In June, we visited Christo’s most recent art installation on Lago Iseo in northern Italy. I posted pictures and thoughts about our expierence here. The catalogue, “Christo and Jeanne-Claude: The Floating Piers,” was published in late August and arrived in our mailbox minutes later. Each page is full of crisp, stunning photographs and succinct captions. The book congruously pictures the logistics, imagination, and construction involved in making this artwork.
It starts with Christo and Jeanne-Claude’s unrealized plans for similar works from 1969 in Argentina, 1995 in Berlin, and 1996 in Tokyo. It mentions how they traveled by car from Basel to Stuttgart searching for sites. Then continues with the planning of the project, including photographs of presentations to gallerists, Mayors, and community members. Paintings and drawings from his studio evolve over the course of the photo essay. Design and construction of the floatation devices, marigold cloth, and underwater anchors. Details about special piers, the barge, and scuba divers that worked night and day to make it happen are especially interesting to my boys. After walking on water and feeling the energy of thousands of people suspended in the sunlight, the story of how Christo created enriches our memory of it. I am only missing the story of how it was disassembled. Not only because it is a unique part of Christo’s artwork, but also because my children cannot comprehend that it will not be there when they return.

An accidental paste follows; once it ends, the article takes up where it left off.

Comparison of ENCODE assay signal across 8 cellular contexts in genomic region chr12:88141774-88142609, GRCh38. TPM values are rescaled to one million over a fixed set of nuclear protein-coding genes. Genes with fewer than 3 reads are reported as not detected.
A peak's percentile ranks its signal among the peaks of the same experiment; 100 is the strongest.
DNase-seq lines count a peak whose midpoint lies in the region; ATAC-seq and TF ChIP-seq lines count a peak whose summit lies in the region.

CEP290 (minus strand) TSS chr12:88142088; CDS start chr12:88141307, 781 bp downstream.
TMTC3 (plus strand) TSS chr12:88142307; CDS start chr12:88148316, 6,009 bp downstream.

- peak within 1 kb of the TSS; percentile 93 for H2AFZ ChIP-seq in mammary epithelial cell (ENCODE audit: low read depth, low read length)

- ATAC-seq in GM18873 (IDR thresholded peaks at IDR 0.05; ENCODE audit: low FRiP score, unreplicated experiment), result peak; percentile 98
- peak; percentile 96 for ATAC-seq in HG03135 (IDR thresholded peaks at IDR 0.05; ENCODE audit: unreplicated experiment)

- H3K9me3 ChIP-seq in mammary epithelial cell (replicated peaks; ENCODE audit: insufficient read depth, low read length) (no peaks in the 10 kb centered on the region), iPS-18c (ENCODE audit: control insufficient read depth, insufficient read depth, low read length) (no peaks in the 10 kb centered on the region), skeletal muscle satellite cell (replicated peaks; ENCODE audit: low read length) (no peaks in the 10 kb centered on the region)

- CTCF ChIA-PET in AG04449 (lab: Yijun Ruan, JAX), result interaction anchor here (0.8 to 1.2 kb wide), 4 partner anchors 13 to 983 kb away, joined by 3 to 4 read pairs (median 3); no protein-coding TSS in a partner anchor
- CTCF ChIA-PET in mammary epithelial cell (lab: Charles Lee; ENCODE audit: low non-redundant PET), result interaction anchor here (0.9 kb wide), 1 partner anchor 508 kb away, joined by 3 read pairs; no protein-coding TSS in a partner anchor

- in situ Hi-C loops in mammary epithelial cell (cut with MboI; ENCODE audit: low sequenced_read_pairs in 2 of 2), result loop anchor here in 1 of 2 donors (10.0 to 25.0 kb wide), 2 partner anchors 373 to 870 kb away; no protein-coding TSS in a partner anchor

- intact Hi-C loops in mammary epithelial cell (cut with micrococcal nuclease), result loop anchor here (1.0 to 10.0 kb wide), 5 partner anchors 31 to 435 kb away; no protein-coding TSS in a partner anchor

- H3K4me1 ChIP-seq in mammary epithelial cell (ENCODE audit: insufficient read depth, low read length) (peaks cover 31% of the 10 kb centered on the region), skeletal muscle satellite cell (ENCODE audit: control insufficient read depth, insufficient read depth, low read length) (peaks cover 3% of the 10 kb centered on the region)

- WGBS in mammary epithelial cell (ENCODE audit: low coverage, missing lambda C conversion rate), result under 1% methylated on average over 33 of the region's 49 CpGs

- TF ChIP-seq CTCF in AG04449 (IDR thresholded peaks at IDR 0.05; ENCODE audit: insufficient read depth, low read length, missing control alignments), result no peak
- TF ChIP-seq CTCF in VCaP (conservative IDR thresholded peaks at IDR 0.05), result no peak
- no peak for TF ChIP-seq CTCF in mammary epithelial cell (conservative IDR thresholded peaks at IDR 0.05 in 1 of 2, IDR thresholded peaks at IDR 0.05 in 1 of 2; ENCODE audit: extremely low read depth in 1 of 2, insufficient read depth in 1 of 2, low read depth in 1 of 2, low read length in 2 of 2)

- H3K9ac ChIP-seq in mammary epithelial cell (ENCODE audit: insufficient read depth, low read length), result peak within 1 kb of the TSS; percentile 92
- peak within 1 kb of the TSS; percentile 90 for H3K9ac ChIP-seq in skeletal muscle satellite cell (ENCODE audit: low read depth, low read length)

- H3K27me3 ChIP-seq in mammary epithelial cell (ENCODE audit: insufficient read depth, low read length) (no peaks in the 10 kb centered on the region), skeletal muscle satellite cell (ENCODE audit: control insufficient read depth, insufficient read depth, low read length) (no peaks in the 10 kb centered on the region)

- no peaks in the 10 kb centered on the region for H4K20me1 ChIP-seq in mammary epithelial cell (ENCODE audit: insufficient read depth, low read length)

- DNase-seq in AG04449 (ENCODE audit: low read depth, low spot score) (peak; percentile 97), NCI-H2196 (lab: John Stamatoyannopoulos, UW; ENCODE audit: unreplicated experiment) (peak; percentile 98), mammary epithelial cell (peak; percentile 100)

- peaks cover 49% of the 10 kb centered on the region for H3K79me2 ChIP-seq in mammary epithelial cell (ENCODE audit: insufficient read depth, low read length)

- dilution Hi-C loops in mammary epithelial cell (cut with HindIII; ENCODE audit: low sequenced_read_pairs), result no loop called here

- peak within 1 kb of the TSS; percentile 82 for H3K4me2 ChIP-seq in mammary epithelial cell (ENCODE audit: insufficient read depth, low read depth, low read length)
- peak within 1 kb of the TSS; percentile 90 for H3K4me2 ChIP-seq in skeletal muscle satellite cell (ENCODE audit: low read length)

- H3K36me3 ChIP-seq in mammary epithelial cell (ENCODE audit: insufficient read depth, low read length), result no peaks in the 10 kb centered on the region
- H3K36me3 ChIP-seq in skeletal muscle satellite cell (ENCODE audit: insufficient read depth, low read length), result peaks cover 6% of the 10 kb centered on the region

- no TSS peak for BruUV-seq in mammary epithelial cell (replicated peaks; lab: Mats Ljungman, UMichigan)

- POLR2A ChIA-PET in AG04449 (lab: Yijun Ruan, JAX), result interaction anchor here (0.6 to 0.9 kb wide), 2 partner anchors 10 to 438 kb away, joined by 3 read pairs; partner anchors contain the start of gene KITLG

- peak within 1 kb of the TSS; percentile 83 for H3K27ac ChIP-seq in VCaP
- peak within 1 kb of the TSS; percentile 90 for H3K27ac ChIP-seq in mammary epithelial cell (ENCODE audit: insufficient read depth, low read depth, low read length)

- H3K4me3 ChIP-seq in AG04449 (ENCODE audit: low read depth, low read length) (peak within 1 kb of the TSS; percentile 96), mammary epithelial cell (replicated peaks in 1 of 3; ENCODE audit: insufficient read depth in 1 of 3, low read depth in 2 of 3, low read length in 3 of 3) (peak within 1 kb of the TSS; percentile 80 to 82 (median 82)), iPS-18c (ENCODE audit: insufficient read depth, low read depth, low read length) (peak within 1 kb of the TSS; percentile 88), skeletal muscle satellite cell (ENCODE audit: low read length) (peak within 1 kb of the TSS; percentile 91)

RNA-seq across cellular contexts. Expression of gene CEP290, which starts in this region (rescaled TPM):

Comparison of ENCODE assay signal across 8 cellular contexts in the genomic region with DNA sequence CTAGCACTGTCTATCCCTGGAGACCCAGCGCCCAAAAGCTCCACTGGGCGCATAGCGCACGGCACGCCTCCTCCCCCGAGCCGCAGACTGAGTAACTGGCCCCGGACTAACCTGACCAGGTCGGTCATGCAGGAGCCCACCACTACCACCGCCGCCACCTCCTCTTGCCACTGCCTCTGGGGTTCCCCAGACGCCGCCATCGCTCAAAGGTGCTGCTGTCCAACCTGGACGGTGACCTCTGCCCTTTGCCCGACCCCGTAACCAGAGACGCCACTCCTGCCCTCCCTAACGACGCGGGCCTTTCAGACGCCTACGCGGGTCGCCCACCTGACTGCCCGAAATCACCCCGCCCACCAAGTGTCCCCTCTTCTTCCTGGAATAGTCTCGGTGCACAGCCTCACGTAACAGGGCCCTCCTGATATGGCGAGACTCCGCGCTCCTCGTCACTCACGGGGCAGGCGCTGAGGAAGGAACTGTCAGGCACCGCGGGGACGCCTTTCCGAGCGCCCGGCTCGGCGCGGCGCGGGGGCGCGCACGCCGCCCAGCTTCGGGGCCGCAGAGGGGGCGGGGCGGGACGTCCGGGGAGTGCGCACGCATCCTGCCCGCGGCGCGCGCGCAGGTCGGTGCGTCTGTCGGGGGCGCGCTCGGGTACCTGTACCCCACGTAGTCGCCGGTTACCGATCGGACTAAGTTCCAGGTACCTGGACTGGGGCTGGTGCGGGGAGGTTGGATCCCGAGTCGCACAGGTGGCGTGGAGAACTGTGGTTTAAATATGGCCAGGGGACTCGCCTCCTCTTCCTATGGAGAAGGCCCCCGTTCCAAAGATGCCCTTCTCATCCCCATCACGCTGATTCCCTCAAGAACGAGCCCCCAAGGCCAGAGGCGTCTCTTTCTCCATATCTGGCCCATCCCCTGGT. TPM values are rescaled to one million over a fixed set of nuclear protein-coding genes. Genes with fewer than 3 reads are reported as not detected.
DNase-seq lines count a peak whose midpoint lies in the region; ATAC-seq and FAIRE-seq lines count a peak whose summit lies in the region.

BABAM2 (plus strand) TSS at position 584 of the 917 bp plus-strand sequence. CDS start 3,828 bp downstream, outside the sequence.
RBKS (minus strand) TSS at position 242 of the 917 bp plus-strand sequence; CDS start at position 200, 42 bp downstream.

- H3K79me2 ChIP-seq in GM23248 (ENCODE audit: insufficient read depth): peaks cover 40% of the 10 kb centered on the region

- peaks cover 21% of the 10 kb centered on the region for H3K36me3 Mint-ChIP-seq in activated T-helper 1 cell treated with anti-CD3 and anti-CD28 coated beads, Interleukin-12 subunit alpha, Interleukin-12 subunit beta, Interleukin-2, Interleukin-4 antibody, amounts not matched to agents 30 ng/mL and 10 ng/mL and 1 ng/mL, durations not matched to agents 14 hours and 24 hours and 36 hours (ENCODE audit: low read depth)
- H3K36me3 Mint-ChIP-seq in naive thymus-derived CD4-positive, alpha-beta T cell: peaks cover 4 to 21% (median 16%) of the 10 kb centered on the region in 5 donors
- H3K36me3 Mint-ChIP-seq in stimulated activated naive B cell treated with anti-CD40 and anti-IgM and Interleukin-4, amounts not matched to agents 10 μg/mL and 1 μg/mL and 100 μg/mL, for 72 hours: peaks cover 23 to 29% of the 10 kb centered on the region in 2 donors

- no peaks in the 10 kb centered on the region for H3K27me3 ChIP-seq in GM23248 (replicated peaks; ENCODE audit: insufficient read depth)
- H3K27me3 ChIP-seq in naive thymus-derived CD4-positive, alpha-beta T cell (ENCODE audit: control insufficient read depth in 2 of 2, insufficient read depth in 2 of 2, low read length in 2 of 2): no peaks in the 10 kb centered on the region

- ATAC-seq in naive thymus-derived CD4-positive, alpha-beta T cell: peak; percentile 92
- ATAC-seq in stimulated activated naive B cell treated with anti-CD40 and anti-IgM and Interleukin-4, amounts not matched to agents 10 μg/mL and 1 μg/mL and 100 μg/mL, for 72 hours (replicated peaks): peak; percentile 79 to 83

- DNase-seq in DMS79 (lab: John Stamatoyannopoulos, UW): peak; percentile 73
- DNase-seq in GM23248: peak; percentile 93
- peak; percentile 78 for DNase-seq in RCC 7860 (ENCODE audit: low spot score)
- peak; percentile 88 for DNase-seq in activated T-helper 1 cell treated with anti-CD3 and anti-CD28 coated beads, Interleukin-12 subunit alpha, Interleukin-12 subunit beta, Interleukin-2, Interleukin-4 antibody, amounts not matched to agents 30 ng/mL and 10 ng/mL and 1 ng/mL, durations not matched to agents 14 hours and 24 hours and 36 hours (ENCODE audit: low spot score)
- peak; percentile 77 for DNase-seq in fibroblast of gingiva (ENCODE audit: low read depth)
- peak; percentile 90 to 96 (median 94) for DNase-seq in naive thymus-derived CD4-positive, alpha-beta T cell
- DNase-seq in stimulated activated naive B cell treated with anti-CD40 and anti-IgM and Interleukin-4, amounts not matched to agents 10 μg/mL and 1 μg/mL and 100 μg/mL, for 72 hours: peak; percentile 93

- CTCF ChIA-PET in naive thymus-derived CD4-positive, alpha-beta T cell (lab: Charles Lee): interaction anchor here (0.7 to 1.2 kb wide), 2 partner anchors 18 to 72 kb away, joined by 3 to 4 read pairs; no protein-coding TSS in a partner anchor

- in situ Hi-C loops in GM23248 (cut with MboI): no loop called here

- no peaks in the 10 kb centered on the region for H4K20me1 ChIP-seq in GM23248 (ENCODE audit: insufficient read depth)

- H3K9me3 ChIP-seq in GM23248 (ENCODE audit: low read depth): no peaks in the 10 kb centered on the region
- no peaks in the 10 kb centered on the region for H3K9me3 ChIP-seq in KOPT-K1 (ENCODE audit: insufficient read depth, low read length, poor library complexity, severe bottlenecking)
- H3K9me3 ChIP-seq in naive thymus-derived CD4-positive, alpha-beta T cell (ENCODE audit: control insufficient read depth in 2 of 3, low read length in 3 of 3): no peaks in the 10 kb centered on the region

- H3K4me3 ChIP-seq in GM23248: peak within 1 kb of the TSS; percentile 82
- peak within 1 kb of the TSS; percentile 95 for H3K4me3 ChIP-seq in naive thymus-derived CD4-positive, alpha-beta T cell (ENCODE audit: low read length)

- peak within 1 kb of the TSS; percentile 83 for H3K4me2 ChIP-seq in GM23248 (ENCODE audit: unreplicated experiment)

The Floating Piers catalogue is the perfect momento. The children read the pictures curiously and ask lots of questions, like “What is he doing?” and “Why?” For others, the book answers questions about what an artist does all day and the process of producing public art. All with beautiful photographs by Wolfgang Volz, collages by Christo, and a few diagrams by engineers. Photographs and sketches of the Floating Piers are also included in this set of 16 ready-to-frame prints of past artworks.
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